A just published group of studies puts a hard-lined pregnancy rule to the test -– researchers in Denmark found that consuming a moderate amount of alcohol during pregnancy does not effect kids 5 and under.

The papers, published in BJOG: An International Journal of Obstetrics and Gynecology, focused on the kids' IQ, attention span and executive functions at 5 years of age. More than 1,000 children were tested in a 3-hour assessment and those whose mothers drank low to moderate amounts of alcohol (up to eight drinks per week) during pregnancy did not have a higher risk of problems in any category than those of kids whose moms consumed zero drinks. Nine or more drinks, however, was associated with lower attention span among the children tested.

Because their data was only short-term, the authors still conclude that abstaining from alcohol is the safest bet during pregnancy. John Thorp, BJOG Deputy-Editor-in-Chief wrote, “More research is needed to look at long term effects of alcohol consumption on children.”

Jena Pincott, author of "Do Chocolate Lovers Have Sweeter Babies?: The Surprising Science of Pregnancy,” explains that while one might be hard-pressed to find a study that proves harm in the occasional drink during pregnancy, there are several factors to be considered when determining how much drinking is actually safe. Among them, “Genetics (some of us have more efficient alcohol-metabolizing genes) and diet (nutritious foods inhibit/neutralize harmful effects of alcohol),” Pincott told The Huffington Post. "Abstinence is a clearer, easier message," she said.

Bruce Goldman, director of Substance Abuse Services at Zucker Hillside Hospital agrees. He warns that the findings can send a dangerous message to pregnant women. "Those suffering from alcoholism may attempt to rationalize that it is safe to drink moderately, something they may ultimately be unable to do," Goldman said in a statement.

While a number of studies indicate that moderate drinking doesn't hinder a child's cognitive development, MSNBC points out that others conclude that drinking the same amount does raise the risk of miscarriage. And, the American Congress of Obstetricians and Gynecologists (ACOG) has not changed its recommendation that pregnant women should abstain from alcohol completely.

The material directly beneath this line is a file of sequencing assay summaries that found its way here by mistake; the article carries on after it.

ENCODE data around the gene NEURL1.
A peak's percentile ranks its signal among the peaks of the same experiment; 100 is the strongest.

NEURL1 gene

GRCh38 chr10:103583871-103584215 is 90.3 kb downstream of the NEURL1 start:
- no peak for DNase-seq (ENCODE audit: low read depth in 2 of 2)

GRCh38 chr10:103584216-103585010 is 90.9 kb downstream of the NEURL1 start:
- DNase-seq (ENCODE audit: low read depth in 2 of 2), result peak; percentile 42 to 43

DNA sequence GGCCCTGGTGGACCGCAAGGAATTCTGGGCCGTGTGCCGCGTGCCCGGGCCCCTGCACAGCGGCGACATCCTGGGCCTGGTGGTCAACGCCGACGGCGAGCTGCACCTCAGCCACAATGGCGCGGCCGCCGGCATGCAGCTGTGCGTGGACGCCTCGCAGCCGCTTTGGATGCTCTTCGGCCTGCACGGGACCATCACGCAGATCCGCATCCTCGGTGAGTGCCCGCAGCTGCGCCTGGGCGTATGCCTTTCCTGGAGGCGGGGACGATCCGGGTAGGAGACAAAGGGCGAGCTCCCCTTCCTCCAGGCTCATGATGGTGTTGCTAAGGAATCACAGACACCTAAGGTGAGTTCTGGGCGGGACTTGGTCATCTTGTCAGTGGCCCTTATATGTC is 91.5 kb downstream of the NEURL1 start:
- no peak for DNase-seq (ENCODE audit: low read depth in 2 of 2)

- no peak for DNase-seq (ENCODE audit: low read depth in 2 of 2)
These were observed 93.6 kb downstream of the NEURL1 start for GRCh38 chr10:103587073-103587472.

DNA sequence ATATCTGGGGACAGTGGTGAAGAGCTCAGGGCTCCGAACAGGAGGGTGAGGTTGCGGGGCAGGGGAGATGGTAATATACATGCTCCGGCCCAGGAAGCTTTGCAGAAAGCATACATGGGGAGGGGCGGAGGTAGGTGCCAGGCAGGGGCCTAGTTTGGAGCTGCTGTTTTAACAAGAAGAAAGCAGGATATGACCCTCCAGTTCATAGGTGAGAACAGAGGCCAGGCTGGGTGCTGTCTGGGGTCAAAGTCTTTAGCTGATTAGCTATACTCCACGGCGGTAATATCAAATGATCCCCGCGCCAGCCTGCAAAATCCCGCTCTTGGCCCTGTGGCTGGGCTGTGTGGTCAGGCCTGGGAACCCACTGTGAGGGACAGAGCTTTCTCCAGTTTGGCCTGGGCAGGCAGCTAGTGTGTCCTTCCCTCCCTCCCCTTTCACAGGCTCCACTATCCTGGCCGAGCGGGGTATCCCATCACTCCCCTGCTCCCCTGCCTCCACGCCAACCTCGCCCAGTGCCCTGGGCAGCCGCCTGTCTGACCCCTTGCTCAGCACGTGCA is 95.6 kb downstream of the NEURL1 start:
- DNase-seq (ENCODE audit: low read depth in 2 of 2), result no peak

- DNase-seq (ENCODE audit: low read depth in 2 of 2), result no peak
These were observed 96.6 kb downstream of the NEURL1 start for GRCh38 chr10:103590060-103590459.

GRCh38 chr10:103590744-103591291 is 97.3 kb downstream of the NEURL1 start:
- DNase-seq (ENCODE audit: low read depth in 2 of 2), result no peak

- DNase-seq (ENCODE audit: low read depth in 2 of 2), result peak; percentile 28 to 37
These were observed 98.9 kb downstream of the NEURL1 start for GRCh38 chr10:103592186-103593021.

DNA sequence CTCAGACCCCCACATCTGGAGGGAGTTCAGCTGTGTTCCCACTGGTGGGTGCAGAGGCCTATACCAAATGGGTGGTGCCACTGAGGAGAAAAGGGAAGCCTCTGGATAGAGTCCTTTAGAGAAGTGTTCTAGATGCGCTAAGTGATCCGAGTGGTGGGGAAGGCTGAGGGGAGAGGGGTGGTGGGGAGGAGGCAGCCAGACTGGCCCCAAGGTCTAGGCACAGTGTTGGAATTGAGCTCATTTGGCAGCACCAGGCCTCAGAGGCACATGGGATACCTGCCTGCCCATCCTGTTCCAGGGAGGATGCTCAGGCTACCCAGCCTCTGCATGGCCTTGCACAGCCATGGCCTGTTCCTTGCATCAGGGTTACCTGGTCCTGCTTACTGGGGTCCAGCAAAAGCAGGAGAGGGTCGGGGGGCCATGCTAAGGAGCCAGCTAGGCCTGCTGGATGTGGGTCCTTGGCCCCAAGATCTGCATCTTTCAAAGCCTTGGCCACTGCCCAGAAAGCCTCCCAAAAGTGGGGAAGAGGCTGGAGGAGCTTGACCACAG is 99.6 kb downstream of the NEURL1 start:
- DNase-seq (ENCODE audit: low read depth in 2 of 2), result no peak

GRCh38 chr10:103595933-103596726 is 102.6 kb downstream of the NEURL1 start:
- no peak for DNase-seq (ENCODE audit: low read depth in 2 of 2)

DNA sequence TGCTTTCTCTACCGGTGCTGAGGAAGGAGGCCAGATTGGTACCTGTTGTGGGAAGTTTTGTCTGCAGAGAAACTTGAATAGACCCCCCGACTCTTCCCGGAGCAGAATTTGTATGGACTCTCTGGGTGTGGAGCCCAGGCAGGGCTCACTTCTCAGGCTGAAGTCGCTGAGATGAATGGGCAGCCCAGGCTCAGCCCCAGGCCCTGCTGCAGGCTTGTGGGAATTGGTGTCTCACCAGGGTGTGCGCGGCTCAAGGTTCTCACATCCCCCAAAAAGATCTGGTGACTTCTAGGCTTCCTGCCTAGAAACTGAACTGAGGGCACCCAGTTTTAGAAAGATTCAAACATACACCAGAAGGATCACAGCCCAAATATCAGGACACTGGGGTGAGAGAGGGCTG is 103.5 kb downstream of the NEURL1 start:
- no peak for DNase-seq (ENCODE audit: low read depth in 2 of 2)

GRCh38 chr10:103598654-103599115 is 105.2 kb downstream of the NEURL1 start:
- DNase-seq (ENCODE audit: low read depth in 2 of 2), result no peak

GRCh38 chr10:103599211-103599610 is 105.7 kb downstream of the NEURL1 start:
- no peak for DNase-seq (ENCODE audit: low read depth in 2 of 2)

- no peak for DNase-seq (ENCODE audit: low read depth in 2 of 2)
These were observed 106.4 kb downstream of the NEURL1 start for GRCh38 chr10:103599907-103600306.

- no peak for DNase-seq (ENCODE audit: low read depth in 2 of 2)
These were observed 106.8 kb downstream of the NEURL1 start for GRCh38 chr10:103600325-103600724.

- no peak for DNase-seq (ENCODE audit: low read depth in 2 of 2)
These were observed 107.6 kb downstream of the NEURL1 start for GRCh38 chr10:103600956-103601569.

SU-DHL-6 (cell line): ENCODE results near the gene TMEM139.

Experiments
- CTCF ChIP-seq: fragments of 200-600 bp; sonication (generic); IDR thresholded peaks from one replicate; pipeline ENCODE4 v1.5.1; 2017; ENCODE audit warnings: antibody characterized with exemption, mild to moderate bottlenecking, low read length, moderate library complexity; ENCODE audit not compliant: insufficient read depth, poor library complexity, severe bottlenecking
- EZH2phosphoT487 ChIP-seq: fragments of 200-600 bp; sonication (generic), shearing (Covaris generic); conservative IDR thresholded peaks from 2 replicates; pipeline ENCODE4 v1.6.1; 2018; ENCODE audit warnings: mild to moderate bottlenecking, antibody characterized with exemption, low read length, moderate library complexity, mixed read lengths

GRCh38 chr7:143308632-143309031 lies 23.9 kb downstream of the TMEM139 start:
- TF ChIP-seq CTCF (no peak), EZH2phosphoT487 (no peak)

Besides alcohol, pregnant woman are handed quite the laundry list of things to steer clear of for nine months. Below 6 pregnancy taboos that actually are OK in moderation:

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  • Sushi

    Only <em>some</em>Sushi is off limits -- Sushi with cooked fish actually benefits the baby. According to <a href="http://www.americanpregnancy.org/pregnancyhealth/sushimercury.htm" target="_hplink">Americanpregnancy.org</a>, "most fish contain essential nutrients and vitamins needed for growth and development of their baby."

  • Coffee

    Caffeine is known to increase a pregnant woman's risk of miscarriage or preterm birth. But, the <a href="http://www.webmd.com/baby/news/20100721/moderate-coffee-drinking-ok-in-pregnancy" target="_hplink">ACOG found that</a> a minimal amount -- less than 200 milligrams a day -- is safe.

  • Tuna

    High levels of mercury (found in fish)<a href="http://www.parents.com/pregnancy/my-body/nutrition/is-tuna-safe-during-pregnancy/" target="_hplink"> can harm a baby's nervous system</a>. But, <a href="http://www.huffingtonpost.com/jena-pincott" target="_hplink">Jena Pincott</a> says that pregnant women craving their favorite fish can have up to 6oz a week.

  • Cold Cuts And Deli Meat

    There's a risk that deli meats contain harmful bacteria, but according to <a href="http://www.parents.com/pregnancy/my-body/nutrition/safe-pregnancy-eating/?page=2" target="_hplink">Parents Magazine</a>, pregnant women can eat it heated up -- either steaming or very warm.

  • Spicy Foods

    Pregnant women are prone to heartburn after eating spicy foods, but they <a href="http://www.parents.com/pregnancy/my-body/nutrition/safe-pregnancy-eating/?page=2" target="_hplink">won't harm the baby.</a>

  • Raw Fruits And Vegetables

    Fruits and veggies may contain bacteria, but<a href="http://www.mayoclinic.com/health/pregnancy-nutrition/PR00109/NSECTIONGROUP=2" target="_hplink"> according to Mayo Clinic</a>, as long as they're thoroughly washed and damaged portions are cut away, they are safe to eat.